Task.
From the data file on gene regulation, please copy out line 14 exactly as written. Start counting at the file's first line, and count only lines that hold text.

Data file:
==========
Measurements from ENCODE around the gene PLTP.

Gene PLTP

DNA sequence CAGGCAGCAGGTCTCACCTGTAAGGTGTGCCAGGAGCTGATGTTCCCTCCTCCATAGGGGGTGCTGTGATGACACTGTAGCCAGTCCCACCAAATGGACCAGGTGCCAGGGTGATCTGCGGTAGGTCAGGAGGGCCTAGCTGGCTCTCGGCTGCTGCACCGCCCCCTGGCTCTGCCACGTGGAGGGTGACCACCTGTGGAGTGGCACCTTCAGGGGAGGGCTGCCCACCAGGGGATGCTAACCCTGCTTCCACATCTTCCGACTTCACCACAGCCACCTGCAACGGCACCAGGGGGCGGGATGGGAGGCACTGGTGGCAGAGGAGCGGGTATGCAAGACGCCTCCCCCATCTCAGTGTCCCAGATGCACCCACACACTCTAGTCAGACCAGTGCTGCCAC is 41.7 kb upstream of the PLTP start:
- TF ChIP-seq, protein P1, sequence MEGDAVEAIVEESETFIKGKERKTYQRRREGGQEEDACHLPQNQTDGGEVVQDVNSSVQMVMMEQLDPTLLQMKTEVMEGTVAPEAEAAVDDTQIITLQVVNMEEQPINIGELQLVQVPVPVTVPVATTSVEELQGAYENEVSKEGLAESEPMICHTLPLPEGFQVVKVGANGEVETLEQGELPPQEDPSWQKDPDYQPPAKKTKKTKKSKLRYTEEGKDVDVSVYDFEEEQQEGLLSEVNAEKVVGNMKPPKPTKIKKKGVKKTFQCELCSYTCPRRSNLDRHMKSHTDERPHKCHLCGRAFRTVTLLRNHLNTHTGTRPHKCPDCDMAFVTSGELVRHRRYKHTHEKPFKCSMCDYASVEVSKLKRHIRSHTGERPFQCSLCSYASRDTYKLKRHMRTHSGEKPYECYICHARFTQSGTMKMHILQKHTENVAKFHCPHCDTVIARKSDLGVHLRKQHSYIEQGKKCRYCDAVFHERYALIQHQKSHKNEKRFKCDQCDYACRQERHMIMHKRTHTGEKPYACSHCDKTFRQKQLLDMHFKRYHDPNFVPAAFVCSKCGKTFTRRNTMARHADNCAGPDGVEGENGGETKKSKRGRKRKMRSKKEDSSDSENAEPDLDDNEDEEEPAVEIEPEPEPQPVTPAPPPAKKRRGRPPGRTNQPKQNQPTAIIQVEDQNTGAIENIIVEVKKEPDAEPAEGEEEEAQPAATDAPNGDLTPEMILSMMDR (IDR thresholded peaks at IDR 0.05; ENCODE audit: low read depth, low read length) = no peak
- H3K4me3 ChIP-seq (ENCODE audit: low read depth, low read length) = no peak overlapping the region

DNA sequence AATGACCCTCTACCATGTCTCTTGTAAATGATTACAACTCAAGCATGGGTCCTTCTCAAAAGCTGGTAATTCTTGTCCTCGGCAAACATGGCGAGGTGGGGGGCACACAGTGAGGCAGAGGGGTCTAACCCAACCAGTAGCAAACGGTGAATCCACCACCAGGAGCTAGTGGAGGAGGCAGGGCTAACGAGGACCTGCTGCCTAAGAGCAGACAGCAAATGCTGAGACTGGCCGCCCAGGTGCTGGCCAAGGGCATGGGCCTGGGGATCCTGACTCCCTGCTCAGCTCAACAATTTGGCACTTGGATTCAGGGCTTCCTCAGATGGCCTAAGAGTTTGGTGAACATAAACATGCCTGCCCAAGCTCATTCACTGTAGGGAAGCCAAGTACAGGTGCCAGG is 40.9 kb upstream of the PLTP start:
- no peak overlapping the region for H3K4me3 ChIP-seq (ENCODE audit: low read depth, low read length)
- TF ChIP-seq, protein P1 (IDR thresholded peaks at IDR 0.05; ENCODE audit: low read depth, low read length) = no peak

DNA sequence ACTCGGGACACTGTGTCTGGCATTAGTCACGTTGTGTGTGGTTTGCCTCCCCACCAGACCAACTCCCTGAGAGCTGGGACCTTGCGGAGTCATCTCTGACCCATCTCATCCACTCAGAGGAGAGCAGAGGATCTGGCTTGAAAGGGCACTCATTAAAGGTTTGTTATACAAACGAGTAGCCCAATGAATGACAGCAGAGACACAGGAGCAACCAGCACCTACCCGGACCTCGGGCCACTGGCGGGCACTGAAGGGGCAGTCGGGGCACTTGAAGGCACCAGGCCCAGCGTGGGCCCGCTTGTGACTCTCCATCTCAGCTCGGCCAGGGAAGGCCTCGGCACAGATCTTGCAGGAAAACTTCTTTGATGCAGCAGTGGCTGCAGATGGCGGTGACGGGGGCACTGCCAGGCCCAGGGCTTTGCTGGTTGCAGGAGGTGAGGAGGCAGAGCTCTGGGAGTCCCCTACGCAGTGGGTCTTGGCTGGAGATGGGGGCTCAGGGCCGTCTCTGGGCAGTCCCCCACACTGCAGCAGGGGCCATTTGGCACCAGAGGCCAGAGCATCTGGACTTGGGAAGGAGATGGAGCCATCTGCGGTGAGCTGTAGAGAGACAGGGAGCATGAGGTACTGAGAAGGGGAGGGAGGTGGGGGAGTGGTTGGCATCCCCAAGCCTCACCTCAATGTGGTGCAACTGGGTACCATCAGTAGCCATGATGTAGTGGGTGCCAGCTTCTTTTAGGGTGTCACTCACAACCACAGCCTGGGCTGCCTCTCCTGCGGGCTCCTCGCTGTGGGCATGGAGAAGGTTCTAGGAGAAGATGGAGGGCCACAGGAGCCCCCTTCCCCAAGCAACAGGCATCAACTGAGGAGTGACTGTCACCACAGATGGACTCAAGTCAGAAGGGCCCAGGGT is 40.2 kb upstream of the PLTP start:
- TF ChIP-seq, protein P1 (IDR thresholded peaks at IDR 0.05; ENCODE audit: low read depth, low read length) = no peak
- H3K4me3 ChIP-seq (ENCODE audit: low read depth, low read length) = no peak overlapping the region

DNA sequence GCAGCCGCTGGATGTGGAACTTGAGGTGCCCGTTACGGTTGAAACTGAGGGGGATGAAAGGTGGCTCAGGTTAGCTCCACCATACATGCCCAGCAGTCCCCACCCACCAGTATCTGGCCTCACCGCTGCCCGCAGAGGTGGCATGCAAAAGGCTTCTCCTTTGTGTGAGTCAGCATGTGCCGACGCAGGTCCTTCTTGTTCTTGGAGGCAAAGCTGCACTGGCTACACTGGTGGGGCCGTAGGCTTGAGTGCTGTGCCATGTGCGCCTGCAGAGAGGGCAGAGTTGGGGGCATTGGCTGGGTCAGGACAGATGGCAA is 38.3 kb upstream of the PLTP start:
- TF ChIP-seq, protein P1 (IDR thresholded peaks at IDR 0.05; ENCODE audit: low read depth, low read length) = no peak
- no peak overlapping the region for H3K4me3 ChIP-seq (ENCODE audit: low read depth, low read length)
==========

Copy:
- no peak overlapping the region for H3K4me3 ChIP-seq (ENCODE audit: low read depth, low read length)